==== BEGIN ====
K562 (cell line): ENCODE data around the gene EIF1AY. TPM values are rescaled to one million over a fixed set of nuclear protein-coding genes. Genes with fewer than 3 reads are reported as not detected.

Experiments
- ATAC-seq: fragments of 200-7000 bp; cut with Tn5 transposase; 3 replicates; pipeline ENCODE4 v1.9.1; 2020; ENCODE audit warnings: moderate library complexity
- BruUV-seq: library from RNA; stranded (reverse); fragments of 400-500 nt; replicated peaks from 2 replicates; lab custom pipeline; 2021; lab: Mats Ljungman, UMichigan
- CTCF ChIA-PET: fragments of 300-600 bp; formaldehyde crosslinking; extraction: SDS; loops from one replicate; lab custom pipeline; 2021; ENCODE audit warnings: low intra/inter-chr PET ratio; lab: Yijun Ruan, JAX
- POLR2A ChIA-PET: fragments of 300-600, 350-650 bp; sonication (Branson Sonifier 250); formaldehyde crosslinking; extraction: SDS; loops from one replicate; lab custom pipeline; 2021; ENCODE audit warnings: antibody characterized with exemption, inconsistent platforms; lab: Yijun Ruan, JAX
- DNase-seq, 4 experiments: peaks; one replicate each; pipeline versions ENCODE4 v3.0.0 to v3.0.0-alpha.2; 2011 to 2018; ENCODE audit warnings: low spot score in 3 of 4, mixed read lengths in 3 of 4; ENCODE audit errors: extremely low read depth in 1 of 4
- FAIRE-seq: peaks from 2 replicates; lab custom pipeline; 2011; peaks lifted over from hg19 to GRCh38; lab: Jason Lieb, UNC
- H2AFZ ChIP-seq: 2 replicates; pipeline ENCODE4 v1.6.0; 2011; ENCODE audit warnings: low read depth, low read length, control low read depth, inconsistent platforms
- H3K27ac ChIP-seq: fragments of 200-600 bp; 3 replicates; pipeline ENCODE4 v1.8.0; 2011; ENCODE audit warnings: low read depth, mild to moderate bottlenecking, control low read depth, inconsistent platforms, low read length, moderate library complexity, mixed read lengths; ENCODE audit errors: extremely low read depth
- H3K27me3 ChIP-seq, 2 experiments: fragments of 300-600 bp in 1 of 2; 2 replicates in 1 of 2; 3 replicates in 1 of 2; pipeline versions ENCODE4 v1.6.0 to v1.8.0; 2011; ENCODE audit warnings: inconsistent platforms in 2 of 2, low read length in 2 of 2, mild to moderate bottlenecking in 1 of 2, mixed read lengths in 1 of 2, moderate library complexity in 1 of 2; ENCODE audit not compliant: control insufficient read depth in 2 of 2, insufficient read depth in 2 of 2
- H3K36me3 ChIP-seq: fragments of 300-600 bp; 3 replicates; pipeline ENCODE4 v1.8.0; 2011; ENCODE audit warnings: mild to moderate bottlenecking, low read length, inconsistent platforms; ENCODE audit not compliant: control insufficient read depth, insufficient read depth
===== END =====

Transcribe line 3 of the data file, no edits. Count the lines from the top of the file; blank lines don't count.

- ATAC-seq: fragments of 200-7000 bp; cut with Tn5 transposase; 3 replicates; pipeline ENCODE4 v1.9.1; 2020; ENCODE audit warnings: moderate library complexity